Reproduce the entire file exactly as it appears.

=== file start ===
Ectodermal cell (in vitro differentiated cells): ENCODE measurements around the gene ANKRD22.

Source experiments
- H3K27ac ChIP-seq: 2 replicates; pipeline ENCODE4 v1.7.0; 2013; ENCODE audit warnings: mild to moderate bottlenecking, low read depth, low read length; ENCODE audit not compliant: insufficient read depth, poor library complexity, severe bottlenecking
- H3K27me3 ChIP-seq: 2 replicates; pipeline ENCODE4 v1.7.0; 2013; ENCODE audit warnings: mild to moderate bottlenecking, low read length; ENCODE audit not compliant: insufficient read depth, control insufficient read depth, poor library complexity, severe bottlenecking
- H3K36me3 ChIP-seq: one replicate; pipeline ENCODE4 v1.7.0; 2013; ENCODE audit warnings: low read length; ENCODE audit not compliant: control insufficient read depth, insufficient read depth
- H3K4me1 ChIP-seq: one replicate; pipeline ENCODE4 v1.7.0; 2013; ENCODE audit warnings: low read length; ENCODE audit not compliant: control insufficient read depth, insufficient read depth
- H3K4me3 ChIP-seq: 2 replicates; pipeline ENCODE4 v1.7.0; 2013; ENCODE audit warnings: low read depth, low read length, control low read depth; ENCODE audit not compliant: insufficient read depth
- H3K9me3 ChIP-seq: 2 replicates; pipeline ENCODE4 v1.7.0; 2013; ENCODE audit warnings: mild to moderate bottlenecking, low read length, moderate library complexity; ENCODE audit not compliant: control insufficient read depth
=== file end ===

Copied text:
Ectodermal cell (in vitro differentiated cells): ENCODE measurements around the gene ANKRD22.

Source experiments
- H3K27ac ChIP-seq: 2 replicates; pipeline ENCODE4 v1.7.0; 2013; ENCODE audit warnings: mild to moderate bottlenecking, low read depth, low read length; ENCODE audit not compliant: insufficient read depth, poor library complexity, severe bottlenecking
- H3K27me3 ChIP-seq: 2 replicates; pipeline ENCODE4 v1.7.0; 2013; ENCODE audit warnings: mild to moderate bottlenecking, low read length; ENCODE audit not compliant: insufficient read depth, control insufficient read depth, poor library complexity, severe bottlenecking
- H3K36me3 ChIP-seq: one replicate; pipeline ENCODE4 v1.7.0; 2013; ENCODE audit warnings: low read length; ENCODE audit not compliant: control insufficient read depth, insufficient read depth
- H3K4me1 ChIP-seq: one replicate; pipeline ENCODE4 v1.7.0; 2013; ENCODE audit warnings: low read length; ENCODE audit not compliant: control insufficient read depth, insufficient read depth
- H3K4me3 ChIP-seq: 2 replicates; pipeline ENCODE4 v1.7.0; 2013; ENCODE audit warnings: low read depth, low read length, control low read depth; ENCODE audit not compliant: insufficient read depth
- H3K9me3 ChIP-seq: 2 replicates; pipeline ENCODE4 v1.7.0; 2013; ENCODE audit warnings: mild to moderate bottlenecking, low read length, moderate library complexity; ENCODE audit not compliant: control insufficient read depth